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Pin-striped Tit-babbler – frugivorous behaviour

on 13th March 2016

TitBabblerPS-M. heynei [AmarSingh]

“I was watching birds feed at one of my favourite trees, the Blue Mahang (Macaranga heynei, formerly known as M. javanica). The fruit of this tree is favourite of a number of species (see list below), especially the Plain Sunbird. Yesterday I saw a number of other birds to add to that list.

TitBabblerPS-M. heynei [AmarSingh]

“The major surprise was the Pin-striped Tit Babbler (Macronus gularis gularis). In more than 40 years of bird watching I have yet to see this species take anything but animal prey, usually insects. Yesterday I saw a number of episodes of fruit feeding as shown in the four images accompanying this piece.

TitBabblerPS-M. heynei [AmarSingh]

“What was unusual is that there was only one bird at a time, unlike the usually social groups of 5-7. I wondered if a pair was nesting and took turns to get a ‘quick bite’. Could fruit feeding may be a convenient food at selected times, possibly at breeding?

TitBabblerPS-M. heynei [AmarSingh]

“Looking at literature to support this frugivory observation (searching for the common or scientific name with fruit or frugivory, as well as an image search):

1. Wells, D.R. (2007) The Birds of the Thai-Malay Peninsula: Vol. 2 (Passarines): states that food ‘not well described, but takes small invertebrates …‘ No mention of fruit in diet.

2. Collar, N. & Robson, C. (2016). Pin-striped Tit-babbler (Macronus gularis). In: del Hoyo, J., Elliott, A., Sargatal, J., Christie, D.A. & de Juana, E. (eds.). Handbook of the Birds of the World Alive. Lynx Edicions, Barcelona. (retrieved from HERE on 12 February 2016): states on food ‘insects, including small beetles, caterpillars, ants, grasshoppers, spiders; also some fruit’.

3. (Wiki Species Pages states: ‘While their foraging behaviour of the is generally poorly studied, the Pin-striped Tit-Babblers are known to feed mostly on insects …. Fruit is also consumed on occasion’.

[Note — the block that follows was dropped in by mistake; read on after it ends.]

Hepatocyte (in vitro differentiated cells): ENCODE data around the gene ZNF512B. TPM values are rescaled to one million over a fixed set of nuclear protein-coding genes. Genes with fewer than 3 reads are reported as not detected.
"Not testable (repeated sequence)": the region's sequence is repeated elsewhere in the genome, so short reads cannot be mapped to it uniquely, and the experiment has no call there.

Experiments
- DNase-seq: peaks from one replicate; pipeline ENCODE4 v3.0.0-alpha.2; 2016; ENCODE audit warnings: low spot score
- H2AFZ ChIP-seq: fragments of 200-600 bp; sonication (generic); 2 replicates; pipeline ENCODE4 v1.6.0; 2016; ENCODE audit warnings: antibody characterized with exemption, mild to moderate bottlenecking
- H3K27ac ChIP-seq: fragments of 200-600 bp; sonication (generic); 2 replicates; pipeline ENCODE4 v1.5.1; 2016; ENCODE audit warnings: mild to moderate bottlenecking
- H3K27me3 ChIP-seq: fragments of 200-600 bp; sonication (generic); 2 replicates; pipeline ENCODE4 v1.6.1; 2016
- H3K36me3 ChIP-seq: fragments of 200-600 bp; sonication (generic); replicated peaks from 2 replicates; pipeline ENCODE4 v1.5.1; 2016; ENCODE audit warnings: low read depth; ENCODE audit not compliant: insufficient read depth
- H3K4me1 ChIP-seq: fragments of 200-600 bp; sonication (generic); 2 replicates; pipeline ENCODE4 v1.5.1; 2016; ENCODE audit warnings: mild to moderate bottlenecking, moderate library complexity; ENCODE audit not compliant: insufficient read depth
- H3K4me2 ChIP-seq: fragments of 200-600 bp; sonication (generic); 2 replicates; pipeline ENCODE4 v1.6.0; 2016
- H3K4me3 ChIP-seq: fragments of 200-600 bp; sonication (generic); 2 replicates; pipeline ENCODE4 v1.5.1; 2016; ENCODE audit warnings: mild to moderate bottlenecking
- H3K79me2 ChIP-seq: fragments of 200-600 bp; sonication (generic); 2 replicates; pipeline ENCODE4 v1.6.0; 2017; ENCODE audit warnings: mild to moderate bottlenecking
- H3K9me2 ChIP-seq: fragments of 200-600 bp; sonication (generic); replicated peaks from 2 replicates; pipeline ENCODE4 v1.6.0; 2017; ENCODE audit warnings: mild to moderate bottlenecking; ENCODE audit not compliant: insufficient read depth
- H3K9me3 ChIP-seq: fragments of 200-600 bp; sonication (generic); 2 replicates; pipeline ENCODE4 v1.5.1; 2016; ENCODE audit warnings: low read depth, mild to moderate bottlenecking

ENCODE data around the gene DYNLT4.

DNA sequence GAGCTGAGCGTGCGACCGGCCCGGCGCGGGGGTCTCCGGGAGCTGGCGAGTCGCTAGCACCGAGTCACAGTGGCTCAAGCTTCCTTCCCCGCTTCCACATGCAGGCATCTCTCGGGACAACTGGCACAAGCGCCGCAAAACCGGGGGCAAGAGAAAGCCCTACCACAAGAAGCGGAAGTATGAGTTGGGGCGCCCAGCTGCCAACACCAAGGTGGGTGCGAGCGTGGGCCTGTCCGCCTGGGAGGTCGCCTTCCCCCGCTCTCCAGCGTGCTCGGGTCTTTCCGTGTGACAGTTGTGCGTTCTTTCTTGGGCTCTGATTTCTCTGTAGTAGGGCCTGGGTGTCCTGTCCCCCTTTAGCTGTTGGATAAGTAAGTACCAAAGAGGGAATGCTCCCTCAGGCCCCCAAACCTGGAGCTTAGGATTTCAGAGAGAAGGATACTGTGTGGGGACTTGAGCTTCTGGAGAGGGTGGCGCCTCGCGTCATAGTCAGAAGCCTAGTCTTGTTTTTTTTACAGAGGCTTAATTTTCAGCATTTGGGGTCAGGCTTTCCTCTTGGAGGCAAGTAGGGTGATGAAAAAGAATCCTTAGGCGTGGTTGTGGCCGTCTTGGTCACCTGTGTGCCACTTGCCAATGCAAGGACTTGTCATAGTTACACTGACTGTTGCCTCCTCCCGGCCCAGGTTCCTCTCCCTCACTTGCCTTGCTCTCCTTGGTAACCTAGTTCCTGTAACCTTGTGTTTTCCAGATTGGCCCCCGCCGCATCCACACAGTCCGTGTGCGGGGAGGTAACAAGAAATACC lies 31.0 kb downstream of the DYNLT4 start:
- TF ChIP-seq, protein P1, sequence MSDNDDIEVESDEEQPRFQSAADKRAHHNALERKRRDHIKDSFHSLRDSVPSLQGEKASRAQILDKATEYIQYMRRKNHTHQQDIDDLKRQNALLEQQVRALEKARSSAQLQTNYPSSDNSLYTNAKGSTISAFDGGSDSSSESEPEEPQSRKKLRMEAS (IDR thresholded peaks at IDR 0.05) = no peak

4. There is one report in the Internet Bird Collection of a Pin-striped Tit Babbler fruit feeding and the tree looks like a Macaranga heynei.

5. Another report from the region with an image, Saving MacRitchie suggests fruit feeding but the fruit is large and more information would be useful.
These reports are supportive of what I have observed.

“The Blue Mahang is a fast growing tree that likes full sun. Hence often found by the side of a path in the disturbed forest. It grows up to 10 meters in height HERE. The fruit are small, purple-black, and often in often 2 ‘lobes’. I have noticed over the years that the best time to see birds at the tree is around 10-11am. I suspect it take the rising sun to help ‘ripen’ the fruit. Hence there is a short feeding spell/period. Too early and the birds have yet to come; too late and the crop for the day is gone.

Birds seen feeding on the fruit (past records):
Plain Sunbird Anthreptes simplex
Ruby-cheeked Sunbird Chalcoparia singalensis
Everett’s White-eye Zosterops everetti tahanensis
Asian Brown Flycatcher Muscicapa dauurica
Yellow-rumped Flycatcher Ficedula zanthopygia
Grey-bellied Bulbul Pycnonotus cyaniventris
Hairy-Backed Bulbul Tricholestes criniger criniger
Yellow-vented Bulbul Pycnonotus goiavier
Lesser Green Leafbird Chloropsis cyanopogon
Asian Glossy Starling Aplonis panayensis strigata

Birds seen feeding on the fruit on 12th February 2016:
Pin-striped Tit-babbler Macronus gularis
Brown-throated Sunbird Anthreptes malacensis malacensis
Asian Brown Flycatcher Muscicapa dauurica
Spectacled Bulbul Pycnonotus erythropthalmos
Crimson-breasted Flowerpecker Prionochilus percussus ignicapilla

“(I missed a number of others as was focused on the babbler).”

Dato’ Dr Amar-Singh HSS
Ipoh, Perak, Malaysia
12th February 2016

Location: Tambun Interior, Ipoh, Perak, Malaysia
Habitat: Overgrown secondary jungle bordering primary forest along old logging trail

If you like this post please tap on the Like button at the left bottom of page. Any views and opinions expressed in this article are solely those of the authors/contributors, and are not endorsed by the Lee Kong Chian Natural History Museum (LKCNHM, NUS) or its affiliated institutions. Readers are encouraged to use their discretion before making any decisions or judgements based on the information presented.

YC Wee

Dr Wee played a significant role as a green advocate in Singapore through his extensive involvement in various organizations and committees: as Secretary and Chairman for the Malayan Nature Society (Singapore Branch), and with the Nature Society (Singapore) as founding President (1978-1995). He has also served in the Nature Reserve Board (1987-1989), Nature Reserves Committee (1990-1996), National Council on the Environment/Singapore Environment Council (1992-1996), Work-Group on Nature Conservation (1992) and Inter-Varsity Council on the Environment (1995-1997). He is Patron of the Singapore Gardening Society and was appointed Honorary Museum Associate of the Lee Kong Chian Natural History Museum (LKCNHM) in 2012. In 2005, Dr Wee started the Bird Ecology Study Group. With more than 6,000 entries, the website has become a valuable resource consulted by students, birdwatchers and researchers locally and internationally. The views and opinions expressed in this article are his own, and do not represent those of LKCNHM, the National University of Singapore or its affiliated institutions.

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